This microcontroller hence was customizable in theory, as it could read software from a separate storage medium (in this case ROM) and play different games, without changing the actual core logic of the chip (which was of course something that was impossible with the “PONG on a chip” consoles).
I do have to stress the “theory” bit there, as graphics and sound were generated directly by the 7601 and were hence hardwired into the chip’s logic.
It meant that special variants had to be created if a special display was required for an arbitrary application.

Nonetheless, the 7601 in the Commodore TV Game series, while being programmable in a crude sense, was a taste of things to come and a first of its kind.

On the outside, both machines are quite different.  The 2000K uses the classic PONG paddles, whereas the 3000H has sliders.  One of the paddles on the 3000H is located on the console itself.  A turn-dial on the 2000K, a slider on the 3000H selects one of the four games: Tennis, Target (with an optional light gun), Football and Squash.
On the inside however, things are basically the same, with the core being the 7600/7601 chip.

   
The 2000K and 3000H internal.  The former is quite difficult to open, as the turn-dial “locks” the board in place

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5 Responses to How Commodore changed… PONG

  1. Hi,
    I actually had a 3000 console when I was about 8 (must have been in 1980)
    Anyway – I played it loads (apart from the skeet shoot as I didn’t have the light gun) but after about 45 mins it used to overheat and the ‘ball’ would bounce around the borders of the screen!

    I would have to let it cool down before playing again.

    Happy days…

  2. At our anual Pong to Playstation event in the netherlands I actually was able to play one of them… It was funny to see that the score was only displayed when there were no paddles on the screen due to memory limitations… Great fun!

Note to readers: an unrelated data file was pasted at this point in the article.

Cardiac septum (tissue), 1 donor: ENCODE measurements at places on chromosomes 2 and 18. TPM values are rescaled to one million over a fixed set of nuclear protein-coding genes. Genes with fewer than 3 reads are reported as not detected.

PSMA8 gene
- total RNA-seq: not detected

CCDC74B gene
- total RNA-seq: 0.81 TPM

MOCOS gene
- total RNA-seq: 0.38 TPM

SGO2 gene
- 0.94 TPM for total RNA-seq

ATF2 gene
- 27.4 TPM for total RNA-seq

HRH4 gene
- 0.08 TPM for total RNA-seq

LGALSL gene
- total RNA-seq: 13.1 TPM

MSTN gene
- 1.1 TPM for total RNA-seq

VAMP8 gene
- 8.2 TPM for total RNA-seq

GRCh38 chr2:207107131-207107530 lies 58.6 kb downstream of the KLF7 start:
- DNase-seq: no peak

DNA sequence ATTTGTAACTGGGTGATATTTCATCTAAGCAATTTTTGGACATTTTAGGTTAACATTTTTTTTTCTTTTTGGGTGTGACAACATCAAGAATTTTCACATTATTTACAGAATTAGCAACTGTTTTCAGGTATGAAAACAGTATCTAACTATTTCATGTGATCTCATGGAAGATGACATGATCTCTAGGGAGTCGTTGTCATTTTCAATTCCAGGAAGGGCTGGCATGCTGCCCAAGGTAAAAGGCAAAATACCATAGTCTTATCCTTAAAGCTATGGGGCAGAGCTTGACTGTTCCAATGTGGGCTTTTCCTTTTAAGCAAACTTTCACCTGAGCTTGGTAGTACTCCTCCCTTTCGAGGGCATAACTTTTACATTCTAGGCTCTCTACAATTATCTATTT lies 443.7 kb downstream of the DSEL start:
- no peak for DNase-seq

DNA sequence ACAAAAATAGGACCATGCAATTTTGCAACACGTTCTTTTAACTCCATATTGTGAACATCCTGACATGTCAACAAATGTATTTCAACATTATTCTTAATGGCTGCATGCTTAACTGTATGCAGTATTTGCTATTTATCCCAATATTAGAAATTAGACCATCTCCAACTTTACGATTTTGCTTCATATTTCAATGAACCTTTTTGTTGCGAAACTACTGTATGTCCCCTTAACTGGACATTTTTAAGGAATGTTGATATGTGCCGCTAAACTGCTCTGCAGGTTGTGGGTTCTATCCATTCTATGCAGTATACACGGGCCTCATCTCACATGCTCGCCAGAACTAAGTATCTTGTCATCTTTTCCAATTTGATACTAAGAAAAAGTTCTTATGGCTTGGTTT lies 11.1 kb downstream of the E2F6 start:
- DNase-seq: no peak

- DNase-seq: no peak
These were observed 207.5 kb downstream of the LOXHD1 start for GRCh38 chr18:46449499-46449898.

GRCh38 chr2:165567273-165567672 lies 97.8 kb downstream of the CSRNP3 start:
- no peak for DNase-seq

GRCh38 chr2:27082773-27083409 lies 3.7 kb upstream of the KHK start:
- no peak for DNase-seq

3. So… I have a 2000K, which could still be working. But I don’t have the power adapter. It was a DC 708. I believe that it used a center positive plug and was 9 volts. Please could someone confirm this and also tell me what sort of plug to use? The various adapters I have don’t quite fit…

    Thanks, Nick.

  4. I have a CBM 3000H, that still works, but the second controller is wonky, and judders, a squirt of WD40 settles it, I never saw a light gun for this? It’s got a repair ticket on it for I think 1978/9, but I thought they brought this out in 79? Never understood why it has German/English writing on the controls?

    Nick – Generally the adaptors used are 9v inside, the outside being ground. You can get the adaptors from Argos with multiplugs, for under a tenner?

    I read a rumour that these machines fetch vast money when sold? But see no evidence.

  5. Robby "The C= guy"

    They do raise quite a few $$, but nowhere near anything a Max Machine or a C65 would get :)
    The German would be because the units we’re also sold in Europe (just like about any other PONG clone out there) and in some countries, selling products in the native language is a must.